This morning from my home, I spoke to BBC Radio Wales with Cardiff Mummy Says about the new ‘screen time guidance’ published today.
I must admit I am quite disappointed by the new guidance that has been published today.
To me, a lot of what the guidance is saying is common sense.
As parents we know that screen time can interfere with social events, family time, dinner time and even homework.
We know that playing on a tablet or game station can become addictive, yet these guidelines are sort of giving us the go ahead as they have found it causes no harm in moderation.
But when do parents know how much time on a device is enough? Surely if the guidelines offered something more structured, parents would have an idea on healthy screen time.
Something simple such as, 1 hour a day for 5 year olds, 1.5 hours a day for 8 year old’s, may prove helpful to parents needing guidance.
Read the outcomes below:
In a UK first, the Royal College of Paediatrics and Child Health (RCPCH) publishes new guidance to help parents manage children’s screentime.
There is not enough evidence to confirm that screen time is in itself harmful to child health at any age, making it impossible to recommend
age appropriate time limits, says the first ever guidance on children’s screen time to be published in the UK.
The ‘Screen Time Guidance’ published today by the Royal College of Paediatrics and Child Health (RCPCH), instead suggests parents approach
screen time based on the child’s developmental age, the individual need and value the family place on positive activities such as socialising, exercise and sleep – when screen time displaces these activities, the evidence suggests there is a risk to child
Dr Max Davie, Officer for Health Promotion for the Royal College of Paediatrics and Child Health (RCPCH) said we need to “let parents be parents” and adjust the amount of time spent on screens by all members of the family, depending on what’s important to them and their child.
Dr Davie said: “Technology is an integral part of children and young people’s everyday life. They use it for communication, entertainment,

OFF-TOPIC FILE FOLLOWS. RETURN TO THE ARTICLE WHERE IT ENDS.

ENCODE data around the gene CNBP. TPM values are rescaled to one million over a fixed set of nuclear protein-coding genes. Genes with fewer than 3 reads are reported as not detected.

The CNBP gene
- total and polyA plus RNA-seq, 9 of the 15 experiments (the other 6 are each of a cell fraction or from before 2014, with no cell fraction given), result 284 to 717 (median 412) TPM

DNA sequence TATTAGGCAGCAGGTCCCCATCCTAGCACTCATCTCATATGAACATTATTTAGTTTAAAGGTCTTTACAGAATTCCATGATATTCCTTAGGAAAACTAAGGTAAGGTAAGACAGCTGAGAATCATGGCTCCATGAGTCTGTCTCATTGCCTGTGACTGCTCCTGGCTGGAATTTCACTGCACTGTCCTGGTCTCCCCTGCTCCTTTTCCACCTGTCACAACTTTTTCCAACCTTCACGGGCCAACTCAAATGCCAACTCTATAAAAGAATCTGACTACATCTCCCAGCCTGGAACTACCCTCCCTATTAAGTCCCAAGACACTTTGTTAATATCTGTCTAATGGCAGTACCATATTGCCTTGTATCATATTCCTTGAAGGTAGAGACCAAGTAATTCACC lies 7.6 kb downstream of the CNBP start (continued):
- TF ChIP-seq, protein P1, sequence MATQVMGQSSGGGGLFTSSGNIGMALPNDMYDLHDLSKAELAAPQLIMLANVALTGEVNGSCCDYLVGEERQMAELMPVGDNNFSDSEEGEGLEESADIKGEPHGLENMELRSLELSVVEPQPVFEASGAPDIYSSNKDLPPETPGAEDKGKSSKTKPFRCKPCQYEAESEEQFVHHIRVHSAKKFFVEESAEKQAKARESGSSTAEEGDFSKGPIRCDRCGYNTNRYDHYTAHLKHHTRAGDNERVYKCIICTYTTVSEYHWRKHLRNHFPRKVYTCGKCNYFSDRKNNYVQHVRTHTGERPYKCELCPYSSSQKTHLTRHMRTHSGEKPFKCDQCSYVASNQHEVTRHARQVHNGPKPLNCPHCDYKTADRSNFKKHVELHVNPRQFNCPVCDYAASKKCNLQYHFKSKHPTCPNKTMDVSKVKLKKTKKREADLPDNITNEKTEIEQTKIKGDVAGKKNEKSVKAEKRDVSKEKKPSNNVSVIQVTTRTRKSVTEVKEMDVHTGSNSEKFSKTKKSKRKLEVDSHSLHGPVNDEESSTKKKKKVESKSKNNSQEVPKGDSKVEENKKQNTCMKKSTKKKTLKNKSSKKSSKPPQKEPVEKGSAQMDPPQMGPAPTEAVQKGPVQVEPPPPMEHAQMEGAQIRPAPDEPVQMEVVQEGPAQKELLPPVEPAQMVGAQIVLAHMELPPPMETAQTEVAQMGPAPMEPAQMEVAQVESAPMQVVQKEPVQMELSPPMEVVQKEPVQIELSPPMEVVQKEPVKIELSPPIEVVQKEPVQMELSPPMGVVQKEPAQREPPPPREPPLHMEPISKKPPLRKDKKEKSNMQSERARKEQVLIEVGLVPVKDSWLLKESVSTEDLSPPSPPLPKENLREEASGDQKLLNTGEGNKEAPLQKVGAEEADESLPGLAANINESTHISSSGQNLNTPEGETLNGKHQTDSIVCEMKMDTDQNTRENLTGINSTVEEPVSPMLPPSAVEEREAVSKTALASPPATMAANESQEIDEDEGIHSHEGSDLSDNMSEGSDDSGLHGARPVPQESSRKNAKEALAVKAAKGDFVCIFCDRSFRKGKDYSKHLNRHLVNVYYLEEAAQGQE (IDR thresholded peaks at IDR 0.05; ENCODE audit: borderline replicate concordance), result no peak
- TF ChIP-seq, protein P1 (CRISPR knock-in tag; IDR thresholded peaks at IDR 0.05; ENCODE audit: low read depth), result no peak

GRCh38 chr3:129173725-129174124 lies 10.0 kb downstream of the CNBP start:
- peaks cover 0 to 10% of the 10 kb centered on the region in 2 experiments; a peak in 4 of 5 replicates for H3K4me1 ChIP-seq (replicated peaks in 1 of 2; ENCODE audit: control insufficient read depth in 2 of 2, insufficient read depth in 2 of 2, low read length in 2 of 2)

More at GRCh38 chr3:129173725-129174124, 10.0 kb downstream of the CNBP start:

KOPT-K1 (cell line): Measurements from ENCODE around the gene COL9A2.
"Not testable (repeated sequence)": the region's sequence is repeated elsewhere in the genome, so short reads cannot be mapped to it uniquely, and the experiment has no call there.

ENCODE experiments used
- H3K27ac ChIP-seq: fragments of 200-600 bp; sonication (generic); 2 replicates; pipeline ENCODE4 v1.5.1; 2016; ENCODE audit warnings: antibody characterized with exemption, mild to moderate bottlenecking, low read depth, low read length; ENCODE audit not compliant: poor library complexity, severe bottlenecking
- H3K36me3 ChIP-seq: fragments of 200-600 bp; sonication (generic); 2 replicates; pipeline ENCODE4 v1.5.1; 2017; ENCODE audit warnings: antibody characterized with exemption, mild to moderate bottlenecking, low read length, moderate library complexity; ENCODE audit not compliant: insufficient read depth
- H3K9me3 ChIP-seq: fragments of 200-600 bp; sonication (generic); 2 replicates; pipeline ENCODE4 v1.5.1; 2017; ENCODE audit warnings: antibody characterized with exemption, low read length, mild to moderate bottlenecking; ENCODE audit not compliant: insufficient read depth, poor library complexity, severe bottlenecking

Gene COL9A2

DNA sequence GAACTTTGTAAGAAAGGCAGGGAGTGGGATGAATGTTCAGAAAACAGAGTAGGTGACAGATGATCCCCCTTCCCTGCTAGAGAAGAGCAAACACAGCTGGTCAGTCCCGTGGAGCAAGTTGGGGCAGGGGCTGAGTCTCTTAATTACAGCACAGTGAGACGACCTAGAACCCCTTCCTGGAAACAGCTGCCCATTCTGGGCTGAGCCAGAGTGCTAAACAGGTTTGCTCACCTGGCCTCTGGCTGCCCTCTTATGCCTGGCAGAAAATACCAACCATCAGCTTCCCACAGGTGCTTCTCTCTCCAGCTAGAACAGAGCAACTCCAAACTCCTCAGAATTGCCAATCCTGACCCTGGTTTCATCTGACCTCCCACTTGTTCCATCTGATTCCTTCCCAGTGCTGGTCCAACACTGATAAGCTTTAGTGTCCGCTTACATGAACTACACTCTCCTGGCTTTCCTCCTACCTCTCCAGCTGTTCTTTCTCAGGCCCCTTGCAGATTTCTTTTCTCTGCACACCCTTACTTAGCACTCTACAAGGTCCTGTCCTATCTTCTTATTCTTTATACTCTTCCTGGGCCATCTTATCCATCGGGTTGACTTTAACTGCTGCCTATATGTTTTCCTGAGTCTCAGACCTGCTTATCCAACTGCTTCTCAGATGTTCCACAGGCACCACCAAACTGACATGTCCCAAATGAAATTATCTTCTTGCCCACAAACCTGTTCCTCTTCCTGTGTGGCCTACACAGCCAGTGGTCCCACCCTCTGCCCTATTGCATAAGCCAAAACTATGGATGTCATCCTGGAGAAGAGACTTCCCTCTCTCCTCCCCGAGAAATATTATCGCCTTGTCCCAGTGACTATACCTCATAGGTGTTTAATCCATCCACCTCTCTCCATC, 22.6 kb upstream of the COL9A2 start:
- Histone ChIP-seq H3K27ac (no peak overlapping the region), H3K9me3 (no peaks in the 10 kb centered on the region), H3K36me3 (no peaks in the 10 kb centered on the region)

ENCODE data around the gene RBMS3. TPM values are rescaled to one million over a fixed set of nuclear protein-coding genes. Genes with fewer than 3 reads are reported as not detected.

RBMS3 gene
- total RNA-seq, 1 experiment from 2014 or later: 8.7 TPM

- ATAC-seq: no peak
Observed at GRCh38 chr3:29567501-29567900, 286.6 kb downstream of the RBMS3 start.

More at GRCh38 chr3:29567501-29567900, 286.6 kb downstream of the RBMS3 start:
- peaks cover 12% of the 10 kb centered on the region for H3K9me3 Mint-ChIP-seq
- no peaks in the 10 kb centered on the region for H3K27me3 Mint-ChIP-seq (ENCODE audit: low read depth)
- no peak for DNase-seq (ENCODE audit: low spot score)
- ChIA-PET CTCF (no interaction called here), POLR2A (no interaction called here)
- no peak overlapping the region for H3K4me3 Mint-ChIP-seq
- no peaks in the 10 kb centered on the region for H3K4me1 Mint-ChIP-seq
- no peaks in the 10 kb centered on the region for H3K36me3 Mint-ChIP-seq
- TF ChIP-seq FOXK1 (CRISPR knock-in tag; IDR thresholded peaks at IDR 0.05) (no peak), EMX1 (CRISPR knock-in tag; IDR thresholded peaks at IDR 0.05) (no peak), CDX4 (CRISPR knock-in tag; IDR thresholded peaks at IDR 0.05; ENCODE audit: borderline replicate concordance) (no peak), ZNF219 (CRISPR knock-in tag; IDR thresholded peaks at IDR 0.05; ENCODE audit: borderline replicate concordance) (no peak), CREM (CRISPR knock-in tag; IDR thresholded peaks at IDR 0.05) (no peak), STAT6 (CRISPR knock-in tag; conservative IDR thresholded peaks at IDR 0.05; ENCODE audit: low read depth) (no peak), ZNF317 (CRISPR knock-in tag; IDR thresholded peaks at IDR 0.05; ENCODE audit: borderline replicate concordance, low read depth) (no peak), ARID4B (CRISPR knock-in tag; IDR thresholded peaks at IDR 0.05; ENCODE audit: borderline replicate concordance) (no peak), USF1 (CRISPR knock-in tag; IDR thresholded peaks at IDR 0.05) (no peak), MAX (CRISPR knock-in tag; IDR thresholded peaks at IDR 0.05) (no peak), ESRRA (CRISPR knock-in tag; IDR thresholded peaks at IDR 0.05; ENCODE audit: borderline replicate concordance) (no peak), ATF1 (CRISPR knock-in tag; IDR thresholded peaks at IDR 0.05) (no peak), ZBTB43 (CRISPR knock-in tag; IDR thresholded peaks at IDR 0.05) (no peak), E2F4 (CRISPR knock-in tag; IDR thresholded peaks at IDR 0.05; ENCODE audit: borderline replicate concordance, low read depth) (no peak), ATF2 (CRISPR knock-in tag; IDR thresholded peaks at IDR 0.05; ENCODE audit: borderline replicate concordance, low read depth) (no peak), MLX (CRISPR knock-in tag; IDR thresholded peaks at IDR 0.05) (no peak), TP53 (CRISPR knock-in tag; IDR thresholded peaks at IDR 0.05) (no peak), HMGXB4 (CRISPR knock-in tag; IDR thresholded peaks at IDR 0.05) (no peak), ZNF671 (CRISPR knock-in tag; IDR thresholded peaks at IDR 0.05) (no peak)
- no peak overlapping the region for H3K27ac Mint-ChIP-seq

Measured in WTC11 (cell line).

and increasingly in education.
Studies in this area are limited but during our research analysis, we couldn’t find any consistent evidence for any specific health or wellbeing benefits of screen time, and although there are negative associations between screen time and poor mental health, sleep and fitness, we cannot be sure that these links are causal, or if other factors are causing both negative health outcomes and higher screen time.
To help us develop a better understanding of this issue, I urge both more and better research, particularly on newer uses of digital media, such as social media.”
In the guidance, the RCPCH has published a series of questions which aim to help families make decisions about their screen time use.
- Is your family’s screen time under control?
- Does screen use interfere with what your family want to do?
- Does screen time interfere with sleep?
- Are you able to control snacking during screen time?
Dr Davie continues: “When it comes to screen time I think it is important to encourage parents to do what is right by their family. However, we know this is a grey area and parents want support and that’s why we have produced this guide.
We suggest that age appropriate boundaries are established,negotiated by parent and child that everyone in the family understands. When these boundaries are not respected, actions need to be put in place with parents making consequences clear.”
“It is also important that adults in the family reflect on their own level of screen time in order to have a positive influence on younger members.”
Also commenting on the guidance,
Dr David Tuthill, Officer for Wales, for the Royal College of Paediatrics and Child Health (RCPCH), said:
“For the first time, parents in Wales have official guidance to help them approach screen time with their children and with high screen
time linked to excess weight -27% of Welsh children are overweight by the time they start primary school – we see this guidance as one of the many drivers for obesity reduction.
This new guidance suggests using a child’s developmental age, the individual need and value the family place on positive activities such as socialising, exercise and sleep to negotiate screen time as we know when it displaces these activities, there is a risk to child wellbeing. As a parent myself, I know changing screen time habits can make you an unpopular parent which is why I’d also recommend parents live by example and set their screen time as they wish to manage their child’s.”
What are you views on the new ‘Screen Time Guidance’?
I would love to hear your thoughts in the comment section below.